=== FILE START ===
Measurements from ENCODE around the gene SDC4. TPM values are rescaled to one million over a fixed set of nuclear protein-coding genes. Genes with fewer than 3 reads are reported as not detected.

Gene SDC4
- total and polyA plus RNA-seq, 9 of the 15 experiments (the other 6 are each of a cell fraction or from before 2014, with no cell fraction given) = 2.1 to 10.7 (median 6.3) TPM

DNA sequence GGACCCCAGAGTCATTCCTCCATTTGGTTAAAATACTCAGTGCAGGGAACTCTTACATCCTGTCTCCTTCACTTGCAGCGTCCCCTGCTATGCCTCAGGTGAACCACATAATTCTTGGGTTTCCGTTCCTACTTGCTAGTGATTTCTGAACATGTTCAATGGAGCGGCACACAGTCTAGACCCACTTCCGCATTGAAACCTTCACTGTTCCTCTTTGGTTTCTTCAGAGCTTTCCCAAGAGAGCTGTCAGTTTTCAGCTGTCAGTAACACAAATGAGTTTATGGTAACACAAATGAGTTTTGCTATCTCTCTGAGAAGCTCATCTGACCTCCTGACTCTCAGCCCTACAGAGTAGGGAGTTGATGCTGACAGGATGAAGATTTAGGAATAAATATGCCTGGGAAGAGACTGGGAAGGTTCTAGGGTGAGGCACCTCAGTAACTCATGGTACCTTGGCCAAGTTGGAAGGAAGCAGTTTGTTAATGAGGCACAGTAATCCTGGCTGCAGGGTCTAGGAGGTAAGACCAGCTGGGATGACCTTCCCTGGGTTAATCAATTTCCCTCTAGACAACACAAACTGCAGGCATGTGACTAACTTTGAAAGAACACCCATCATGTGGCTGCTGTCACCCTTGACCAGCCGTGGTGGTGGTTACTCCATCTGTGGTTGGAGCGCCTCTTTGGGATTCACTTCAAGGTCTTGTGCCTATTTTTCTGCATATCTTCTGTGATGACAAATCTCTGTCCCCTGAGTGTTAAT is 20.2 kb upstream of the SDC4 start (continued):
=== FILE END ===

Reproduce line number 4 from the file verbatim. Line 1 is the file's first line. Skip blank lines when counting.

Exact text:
DNA sequence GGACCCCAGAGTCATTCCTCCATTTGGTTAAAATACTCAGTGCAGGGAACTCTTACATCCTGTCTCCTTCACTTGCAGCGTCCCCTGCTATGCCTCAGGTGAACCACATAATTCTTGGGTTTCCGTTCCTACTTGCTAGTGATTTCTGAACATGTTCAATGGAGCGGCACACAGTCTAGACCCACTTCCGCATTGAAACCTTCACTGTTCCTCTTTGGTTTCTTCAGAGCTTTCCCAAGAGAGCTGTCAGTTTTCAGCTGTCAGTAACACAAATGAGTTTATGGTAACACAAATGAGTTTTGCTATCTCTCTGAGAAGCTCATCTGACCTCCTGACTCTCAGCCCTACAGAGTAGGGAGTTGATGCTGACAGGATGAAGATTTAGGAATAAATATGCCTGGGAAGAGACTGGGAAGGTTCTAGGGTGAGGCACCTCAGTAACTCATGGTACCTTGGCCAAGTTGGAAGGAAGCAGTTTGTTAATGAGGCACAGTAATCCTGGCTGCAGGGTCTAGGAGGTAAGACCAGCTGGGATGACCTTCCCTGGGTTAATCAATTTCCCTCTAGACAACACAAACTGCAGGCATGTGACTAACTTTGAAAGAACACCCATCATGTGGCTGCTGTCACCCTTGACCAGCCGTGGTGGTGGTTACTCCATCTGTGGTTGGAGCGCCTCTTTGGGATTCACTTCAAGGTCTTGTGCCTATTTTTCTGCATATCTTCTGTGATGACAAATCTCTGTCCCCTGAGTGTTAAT is 20.2 kb upstream of the SDC4 start (continued):